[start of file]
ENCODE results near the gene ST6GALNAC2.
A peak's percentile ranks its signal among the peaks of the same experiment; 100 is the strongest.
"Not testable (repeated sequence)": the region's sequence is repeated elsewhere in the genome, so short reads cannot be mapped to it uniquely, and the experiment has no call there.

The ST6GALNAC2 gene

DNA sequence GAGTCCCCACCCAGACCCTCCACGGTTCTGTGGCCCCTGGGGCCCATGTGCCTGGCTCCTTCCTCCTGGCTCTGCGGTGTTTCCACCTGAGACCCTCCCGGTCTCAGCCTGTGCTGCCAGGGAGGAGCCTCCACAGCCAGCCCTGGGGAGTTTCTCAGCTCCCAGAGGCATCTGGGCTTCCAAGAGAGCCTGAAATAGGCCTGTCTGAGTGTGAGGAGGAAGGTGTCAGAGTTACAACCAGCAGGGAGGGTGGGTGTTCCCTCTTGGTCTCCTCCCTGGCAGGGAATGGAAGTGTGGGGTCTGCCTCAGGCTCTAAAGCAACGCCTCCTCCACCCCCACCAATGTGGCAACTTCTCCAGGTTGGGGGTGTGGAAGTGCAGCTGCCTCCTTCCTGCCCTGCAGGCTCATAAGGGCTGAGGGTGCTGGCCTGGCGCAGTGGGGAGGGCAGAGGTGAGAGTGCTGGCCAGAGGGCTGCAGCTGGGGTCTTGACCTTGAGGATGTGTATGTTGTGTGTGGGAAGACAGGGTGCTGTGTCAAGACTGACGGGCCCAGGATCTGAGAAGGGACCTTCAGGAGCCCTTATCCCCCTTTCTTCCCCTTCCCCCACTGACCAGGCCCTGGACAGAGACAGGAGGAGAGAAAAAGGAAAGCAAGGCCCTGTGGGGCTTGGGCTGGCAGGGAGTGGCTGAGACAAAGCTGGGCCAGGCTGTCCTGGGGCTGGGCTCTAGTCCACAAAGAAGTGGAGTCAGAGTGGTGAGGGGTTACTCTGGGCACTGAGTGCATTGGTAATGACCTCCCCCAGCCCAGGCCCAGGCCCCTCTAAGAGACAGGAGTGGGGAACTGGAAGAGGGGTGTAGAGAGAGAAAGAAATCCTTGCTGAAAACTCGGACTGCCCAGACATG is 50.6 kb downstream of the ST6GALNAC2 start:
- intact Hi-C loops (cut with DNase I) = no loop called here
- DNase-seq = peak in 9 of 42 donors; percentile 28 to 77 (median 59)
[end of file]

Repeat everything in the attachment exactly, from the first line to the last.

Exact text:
ENCODE results near the gene ST6GALNAC2.
A peak's percentile ranks its signal among the peaks of the same experiment; 100 is the strongest.
"Not testable (repeated sequence)": the region's sequence is repeated elsewhere in the genome, so short reads cannot be mapped to it uniquely, and the experiment has no call there.

The ST6GALNAC2 gene

DNA sequence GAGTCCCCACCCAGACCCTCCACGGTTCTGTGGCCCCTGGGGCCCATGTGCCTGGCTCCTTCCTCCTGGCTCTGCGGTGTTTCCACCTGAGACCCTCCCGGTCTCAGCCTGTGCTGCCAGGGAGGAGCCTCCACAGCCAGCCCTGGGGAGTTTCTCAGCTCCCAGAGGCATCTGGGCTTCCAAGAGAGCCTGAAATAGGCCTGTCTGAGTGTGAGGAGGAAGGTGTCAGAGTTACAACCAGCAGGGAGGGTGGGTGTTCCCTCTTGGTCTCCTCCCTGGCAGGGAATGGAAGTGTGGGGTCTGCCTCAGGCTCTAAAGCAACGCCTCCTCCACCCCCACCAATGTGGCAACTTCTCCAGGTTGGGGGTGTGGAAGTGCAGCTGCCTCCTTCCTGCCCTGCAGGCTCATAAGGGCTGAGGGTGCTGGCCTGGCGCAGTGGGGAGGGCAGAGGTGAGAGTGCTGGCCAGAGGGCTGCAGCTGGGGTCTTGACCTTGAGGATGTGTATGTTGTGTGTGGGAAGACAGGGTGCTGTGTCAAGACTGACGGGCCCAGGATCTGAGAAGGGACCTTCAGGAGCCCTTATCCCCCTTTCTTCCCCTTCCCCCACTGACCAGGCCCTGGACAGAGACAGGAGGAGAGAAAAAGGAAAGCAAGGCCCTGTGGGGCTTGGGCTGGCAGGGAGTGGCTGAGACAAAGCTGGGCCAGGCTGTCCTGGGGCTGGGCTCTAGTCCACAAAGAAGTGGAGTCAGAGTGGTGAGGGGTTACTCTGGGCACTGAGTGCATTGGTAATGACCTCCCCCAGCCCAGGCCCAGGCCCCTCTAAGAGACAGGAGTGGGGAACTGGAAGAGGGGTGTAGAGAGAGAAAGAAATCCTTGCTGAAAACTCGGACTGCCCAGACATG is 50.6 kb downstream of the ST6GALNAC2 start:
- intact Hi-C loops (cut with DNase I) = no loop called here
- DNase-seq = peak in 9 of 42 donors; percentile 28 to 77 (median 59)